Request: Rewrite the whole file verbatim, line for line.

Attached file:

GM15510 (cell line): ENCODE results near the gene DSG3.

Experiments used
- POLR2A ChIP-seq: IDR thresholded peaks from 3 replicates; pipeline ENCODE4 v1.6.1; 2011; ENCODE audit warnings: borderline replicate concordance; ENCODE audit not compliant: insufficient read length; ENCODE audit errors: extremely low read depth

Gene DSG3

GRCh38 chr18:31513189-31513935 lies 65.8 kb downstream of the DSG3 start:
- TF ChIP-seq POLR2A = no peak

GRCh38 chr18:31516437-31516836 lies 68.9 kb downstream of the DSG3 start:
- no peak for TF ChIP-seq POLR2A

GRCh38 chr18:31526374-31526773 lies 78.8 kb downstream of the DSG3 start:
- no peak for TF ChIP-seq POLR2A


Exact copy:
GM15510 (cell line): ENCODE results near the gene DSG3.

Experiments used
- POLR2A ChIP-seq: IDR thresholded peaks from 3 replicates; pipeline ENCODE4 v1.6.1; 2011; ENCODE audit warnings: borderline replicate concordance; ENCODE audit not compliant: insufficient read length; ENCODE audit errors: extremely low read depth

Gene DSG3

GRCh38 chr18:31513189-31513935 lies 65.8 kb downstream of the DSG3 start:
- TF ChIP-seq POLR2A = no peak

GRCh38 chr18:31516437-31516836 lies 68.9 kb downstream of the DSG3 start:
- no peak for TF ChIP-seq POLR2A

GRCh38 chr18:31526374-31526773 lies 78.8 kb downstream of the DSG3 start:
- no peak for TF ChIP-seq POLR2A